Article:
According to Dan Culbert, University of Florida horticulturist, the rosemary plant is unique as a culinary herb, landscape plant, and tabletop tree or bonsai wreath. This woody herb grows in mild winter climates as a perennial and in freeze-prone zones as an annual. The best planting conditions include a temperate climate, sunny exposure and modest water.
Rosemary is an herb related to mint. It is slow-growing and requires plenty of sun for its dense evergreen needle foliage. As an annual, rosemary grows in a small pot or herb garden to a height of perhaps a foot. Its leaves are pinched off and used fresh or dried as herbal flavoring for meat and vegetables. The pungent, distinctive rosemary oil develops best in a perennial plant that receives 6 to 8 hours of daily sun and is protected from prolonged freezing temperatures. In a temperate climate, unpruned rosemary branches sprawl along the ground and root as adjacent plants. Break off rooted branches and plant them quickly in a pot or moist soil for a new rosemary plant.
Plant prostrate or trailing rosemary in containers, raised planters or window boxes. Trailing rosemary is drought tolerant and takes heat well for short periods. For these reasons it is popular in shopping center planters and in patio pots inter-planted with ornamental grasses and tall annuals such as snapdragons.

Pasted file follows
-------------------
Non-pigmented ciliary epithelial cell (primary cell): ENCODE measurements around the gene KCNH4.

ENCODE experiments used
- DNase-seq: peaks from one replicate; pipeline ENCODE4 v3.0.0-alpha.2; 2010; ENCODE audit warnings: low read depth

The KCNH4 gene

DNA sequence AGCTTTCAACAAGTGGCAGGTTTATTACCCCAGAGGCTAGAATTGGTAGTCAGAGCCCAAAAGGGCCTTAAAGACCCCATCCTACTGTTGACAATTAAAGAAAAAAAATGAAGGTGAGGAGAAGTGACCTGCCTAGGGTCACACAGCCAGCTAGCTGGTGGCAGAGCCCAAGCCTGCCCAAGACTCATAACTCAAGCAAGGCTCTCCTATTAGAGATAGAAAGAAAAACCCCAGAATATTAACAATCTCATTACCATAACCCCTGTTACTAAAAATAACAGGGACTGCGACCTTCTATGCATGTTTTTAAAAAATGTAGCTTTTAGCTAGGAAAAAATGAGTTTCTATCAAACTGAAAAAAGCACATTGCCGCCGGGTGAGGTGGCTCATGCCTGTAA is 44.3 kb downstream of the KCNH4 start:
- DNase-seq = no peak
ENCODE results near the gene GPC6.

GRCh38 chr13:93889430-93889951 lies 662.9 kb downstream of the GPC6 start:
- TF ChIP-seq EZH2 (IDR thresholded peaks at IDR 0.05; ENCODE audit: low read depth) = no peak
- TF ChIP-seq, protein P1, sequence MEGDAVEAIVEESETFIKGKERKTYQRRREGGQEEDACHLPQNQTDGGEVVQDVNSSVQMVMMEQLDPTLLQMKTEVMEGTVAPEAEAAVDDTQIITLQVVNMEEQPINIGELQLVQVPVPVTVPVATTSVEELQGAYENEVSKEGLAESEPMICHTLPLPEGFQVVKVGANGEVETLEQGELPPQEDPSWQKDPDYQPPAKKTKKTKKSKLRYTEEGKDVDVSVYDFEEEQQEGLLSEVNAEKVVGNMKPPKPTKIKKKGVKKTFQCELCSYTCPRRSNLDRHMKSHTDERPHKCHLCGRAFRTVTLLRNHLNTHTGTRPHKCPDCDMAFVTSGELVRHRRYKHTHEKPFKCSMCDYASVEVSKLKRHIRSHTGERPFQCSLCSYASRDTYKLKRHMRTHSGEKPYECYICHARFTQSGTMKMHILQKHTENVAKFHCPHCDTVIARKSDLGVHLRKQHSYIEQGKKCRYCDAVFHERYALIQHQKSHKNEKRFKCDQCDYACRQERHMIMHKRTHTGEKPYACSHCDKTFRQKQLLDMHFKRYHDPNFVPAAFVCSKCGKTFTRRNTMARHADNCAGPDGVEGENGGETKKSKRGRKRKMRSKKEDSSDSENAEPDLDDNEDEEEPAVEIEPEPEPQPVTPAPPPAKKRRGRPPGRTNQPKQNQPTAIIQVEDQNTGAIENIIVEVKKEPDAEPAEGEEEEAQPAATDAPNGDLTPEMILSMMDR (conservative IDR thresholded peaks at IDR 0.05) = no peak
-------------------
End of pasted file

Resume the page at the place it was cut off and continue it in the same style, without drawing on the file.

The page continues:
Plant upright rosemary shrubs in landscapes protected from drying summer winds and excess shade. In clay or cobble soil, upright rosemary cultivars use little water and grow up to 6 feet tall and wide. They tolerate pruning year-round and make excellent topiary plants. In mild winter zones, upright rosemary are grown in large containers and pruned as cone-shaped holiday trees. Keep the containers on rollers for good drainage and plant mobility. Roll the plant to protected areas during extreme weather. Decorate with seasonal ornaments and lights for special occasions. Horticulturist Culbert reports some growers turn potted rosemary into living wreathes. Plant the rosemary in larger pots or directly into a mildly fertile and well-drained soil when frost danger is over.
Too much water causes rosemary root rot. Too little water causes plant death. The roots tolerate dry spells but must not dry out completely or the plant dies. Horticulturist Culbert reports rosemary roots like to be dry and leaves like to absorb moisture. Mist the needle-like foliage when dust or pollution coats the leaves. A good shower washes off the leaf pores and perks up a heat-beat plant. Water perhaps twice a week during bloom season as the plant is more vigorous when flowering. These plants grow well under drip irrigation.